Yes, I am talking about study topics in medicine - although it could apply to casual acquaintances in real life, too, couldn't it?
The other thing that happens is that you hear a name and just can't put a face/image to it - this happens in medicine, too.
I have recently started scaling up my revision in preparation for exams (yaddayadda) and I have the above mental conversation with any number of topics semi-regularly. In this age of teach-yourself-medicine, it is quite easy to drop the ball a little without realising it.
Back in the (real) working world, you have a number of set tasks that you have to manage by the end of the day/week/month, people to work with, and you are employed to do fill a very specific role. Studying graduate medicine is much more amorphous and ill-defined, and I would have to warn somebody who needs strong guidance and is not a self-starter that graduate medicine would be their worst nightmare.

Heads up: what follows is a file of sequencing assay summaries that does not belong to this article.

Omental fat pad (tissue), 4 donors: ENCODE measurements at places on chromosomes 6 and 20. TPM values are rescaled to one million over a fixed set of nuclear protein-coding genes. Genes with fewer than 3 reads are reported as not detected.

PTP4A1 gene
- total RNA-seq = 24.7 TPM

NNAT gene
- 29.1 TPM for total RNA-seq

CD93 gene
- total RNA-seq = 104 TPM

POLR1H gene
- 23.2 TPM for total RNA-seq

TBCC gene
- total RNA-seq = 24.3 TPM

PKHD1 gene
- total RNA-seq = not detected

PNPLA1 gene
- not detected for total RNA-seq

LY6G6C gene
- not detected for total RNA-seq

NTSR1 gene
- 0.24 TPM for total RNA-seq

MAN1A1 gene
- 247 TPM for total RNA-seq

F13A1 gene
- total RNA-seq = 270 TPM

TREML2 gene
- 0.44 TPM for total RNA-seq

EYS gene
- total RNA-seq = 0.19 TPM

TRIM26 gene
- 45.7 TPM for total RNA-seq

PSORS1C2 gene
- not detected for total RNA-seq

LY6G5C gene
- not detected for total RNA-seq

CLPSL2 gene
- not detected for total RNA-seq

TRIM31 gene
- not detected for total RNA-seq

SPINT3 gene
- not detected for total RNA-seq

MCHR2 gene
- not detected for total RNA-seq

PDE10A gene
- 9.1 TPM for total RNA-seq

The thing is that you get to the end of semester and revise things, and generally find a lot that you thought you knew at the time, but actually just read about and promptly forgot. I don't mind finding this, as long as it is BEFORE the exam. However, finding it during the exam is not so bad, either - I figure that I should be able to get some points by scraping together what I do remember, using logic, and can pass because hopefully most of the things that I was reintroduced to during revision will help me through in the other sections.
After all, not knowing one thing on the exam is no biggie. Not knowing a few things on the exam is fine, too. Not knowing ANYTHING on the exam hopefully means that you are in the wrong exam room. :)